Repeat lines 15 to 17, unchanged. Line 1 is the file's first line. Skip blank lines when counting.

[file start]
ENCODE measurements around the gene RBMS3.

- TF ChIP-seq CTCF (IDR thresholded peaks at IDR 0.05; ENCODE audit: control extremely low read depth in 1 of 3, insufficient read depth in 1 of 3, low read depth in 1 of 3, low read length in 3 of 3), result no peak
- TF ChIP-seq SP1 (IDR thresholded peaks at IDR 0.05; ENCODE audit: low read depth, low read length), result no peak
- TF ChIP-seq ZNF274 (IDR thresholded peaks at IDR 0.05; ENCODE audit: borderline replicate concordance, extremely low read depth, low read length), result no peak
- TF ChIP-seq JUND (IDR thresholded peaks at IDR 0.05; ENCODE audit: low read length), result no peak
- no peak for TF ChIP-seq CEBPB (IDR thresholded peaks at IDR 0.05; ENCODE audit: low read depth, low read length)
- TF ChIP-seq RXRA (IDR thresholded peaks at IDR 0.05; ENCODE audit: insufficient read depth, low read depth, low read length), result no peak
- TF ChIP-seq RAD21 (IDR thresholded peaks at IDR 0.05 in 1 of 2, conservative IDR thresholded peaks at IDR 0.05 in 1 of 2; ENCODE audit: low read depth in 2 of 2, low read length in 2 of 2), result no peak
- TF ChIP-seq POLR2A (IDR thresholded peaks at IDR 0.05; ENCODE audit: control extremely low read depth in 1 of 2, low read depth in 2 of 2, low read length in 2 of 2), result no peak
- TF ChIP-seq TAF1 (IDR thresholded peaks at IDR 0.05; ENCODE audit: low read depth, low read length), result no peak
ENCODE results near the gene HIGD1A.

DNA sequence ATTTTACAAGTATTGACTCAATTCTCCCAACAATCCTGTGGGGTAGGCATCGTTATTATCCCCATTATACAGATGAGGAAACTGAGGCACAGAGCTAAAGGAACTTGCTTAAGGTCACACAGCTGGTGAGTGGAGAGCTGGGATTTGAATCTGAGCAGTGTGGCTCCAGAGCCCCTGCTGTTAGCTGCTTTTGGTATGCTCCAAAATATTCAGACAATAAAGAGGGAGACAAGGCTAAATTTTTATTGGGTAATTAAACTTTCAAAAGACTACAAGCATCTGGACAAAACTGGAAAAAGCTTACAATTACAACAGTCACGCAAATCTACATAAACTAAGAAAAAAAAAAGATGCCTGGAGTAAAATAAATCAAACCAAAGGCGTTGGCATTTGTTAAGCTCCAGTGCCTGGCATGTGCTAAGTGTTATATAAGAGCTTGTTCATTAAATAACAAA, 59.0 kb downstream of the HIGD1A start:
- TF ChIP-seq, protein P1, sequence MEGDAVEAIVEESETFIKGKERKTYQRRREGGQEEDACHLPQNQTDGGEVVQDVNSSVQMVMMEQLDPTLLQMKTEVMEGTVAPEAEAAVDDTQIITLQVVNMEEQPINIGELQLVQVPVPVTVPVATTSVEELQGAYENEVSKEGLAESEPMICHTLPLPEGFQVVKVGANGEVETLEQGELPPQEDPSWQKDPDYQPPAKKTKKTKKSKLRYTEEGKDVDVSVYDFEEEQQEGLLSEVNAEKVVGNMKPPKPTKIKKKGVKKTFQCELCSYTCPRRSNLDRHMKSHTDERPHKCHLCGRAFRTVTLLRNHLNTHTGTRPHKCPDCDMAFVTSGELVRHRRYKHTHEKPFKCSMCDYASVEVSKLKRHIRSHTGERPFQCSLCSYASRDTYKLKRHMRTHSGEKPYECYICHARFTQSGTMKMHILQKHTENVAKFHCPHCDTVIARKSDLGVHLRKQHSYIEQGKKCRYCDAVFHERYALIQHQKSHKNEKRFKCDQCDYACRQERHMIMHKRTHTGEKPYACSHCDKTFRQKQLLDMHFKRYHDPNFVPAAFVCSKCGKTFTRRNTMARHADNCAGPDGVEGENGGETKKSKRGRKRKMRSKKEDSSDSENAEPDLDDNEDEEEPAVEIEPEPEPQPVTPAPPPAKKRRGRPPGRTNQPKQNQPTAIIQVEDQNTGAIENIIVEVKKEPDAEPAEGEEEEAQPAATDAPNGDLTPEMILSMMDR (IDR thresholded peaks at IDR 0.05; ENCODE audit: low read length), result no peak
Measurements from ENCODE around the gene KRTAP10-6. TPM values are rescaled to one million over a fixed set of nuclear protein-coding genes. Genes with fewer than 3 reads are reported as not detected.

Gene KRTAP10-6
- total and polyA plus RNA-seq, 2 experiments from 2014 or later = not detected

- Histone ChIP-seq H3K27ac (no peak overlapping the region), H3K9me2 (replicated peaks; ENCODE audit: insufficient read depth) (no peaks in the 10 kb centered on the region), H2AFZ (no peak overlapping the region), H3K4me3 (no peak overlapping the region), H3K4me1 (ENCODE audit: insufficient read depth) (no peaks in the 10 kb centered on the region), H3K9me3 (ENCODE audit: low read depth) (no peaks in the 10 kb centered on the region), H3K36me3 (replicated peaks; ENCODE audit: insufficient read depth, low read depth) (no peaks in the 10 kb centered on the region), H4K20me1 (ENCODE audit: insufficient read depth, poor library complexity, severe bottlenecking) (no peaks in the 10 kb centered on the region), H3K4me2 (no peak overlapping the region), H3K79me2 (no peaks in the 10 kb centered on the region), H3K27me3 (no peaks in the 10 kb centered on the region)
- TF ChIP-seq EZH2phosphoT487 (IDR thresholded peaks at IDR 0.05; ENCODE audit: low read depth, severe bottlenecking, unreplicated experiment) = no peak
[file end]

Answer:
Gene KRTAP10-6
- total and polyA plus RNA-seq, 2 experiments from 2014 or later = not detected

- Histone ChIP-seq H3K27ac (no peak overlapping the region), H3K9me2 (replicated peaks; ENCODE audit: insufficient read depth) (no peaks in the 10 kb centered on the region), H2AFZ (no peak overlapping the region), H3K4me3 (no peak overlapping the region), H3K4me1 (ENCODE audit: insufficient read depth) (no peaks in the 10 kb centered on the region), H3K9me3 (ENCODE audit: low read depth) (no peaks in the 10 kb centered on the region), H3K36me3 (replicated peaks; ENCODE audit: insufficient read depth, low read depth) (no peaks in the 10 kb centered on the region), H4K20me1 (ENCODE audit: insufficient read depth, poor library complexity, severe bottlenecking) (no peaks in the 10 kb centered on the region), H3K4me2 (no peak overlapping the region), H3K79me2 (no peaks in the 10 kb centered on the region), H3K27me3 (no peaks in the 10 kb centered on the region)